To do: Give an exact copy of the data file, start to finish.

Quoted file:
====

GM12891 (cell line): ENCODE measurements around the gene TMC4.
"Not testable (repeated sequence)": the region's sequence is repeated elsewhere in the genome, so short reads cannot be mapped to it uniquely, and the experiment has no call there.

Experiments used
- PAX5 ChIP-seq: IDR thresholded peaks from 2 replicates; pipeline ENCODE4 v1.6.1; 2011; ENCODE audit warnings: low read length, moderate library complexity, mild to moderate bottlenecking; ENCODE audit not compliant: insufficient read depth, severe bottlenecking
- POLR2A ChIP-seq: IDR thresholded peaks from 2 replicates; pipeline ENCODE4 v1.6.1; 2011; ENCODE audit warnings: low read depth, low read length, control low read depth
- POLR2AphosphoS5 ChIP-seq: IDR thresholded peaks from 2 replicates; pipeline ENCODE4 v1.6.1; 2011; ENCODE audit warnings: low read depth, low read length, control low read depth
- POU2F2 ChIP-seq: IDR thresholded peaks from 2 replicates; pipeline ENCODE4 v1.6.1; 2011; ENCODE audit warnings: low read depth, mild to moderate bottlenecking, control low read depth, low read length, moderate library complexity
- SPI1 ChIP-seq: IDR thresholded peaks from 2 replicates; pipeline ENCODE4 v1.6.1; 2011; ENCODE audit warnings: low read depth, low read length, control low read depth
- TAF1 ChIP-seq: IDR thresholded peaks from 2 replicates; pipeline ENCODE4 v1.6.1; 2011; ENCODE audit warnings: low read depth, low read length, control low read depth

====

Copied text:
GM12891 (cell line): ENCODE measurements around the gene TMC4.
"Not testable (repeated sequence)": the region's sequence is repeated elsewhere in the genome, so short reads cannot be mapped to it uniquely, and the experiment has no call there.

Experiments used
- PAX5 ChIP-seq: IDR thresholded peaks from 2 replicates; pipeline ENCODE4 v1.6.1; 2011; ENCODE audit warnings: low read length, moderate library complexity, mild to moderate bottlenecking; ENCODE audit not compliant: insufficient read depth, severe bottlenecking
- POLR2A ChIP-seq: IDR thresholded peaks from 2 replicates; pipeline ENCODE4 v1.6.1; 2011; ENCODE audit warnings: low read depth, low read length, control low read depth
- POLR2AphosphoS5 ChIP-seq: IDR thresholded peaks from 2 replicates; pipeline ENCODE4 v1.6.1; 2011; ENCODE audit warnings: low read depth, low read length, control low read depth
- POU2F2 ChIP-seq: IDR thresholded peaks from 2 replicates; pipeline ENCODE4 v1.6.1; 2011; ENCODE audit warnings: low read depth, mild to moderate bottlenecking, control low read depth, low read length, moderate library complexity
- SPI1 ChIP-seq: IDR thresholded peaks from 2 replicates; pipeline ENCODE4 v1.6.1; 2011; ENCODE audit warnings: low read depth, low read length, control low read depth
- TAF1 ChIP-seq: IDR thresholded peaks from 2 replicates; pipeline ENCODE4 v1.6.1; 2011; ENCODE audit warnings: low read depth, low read length, control low read depth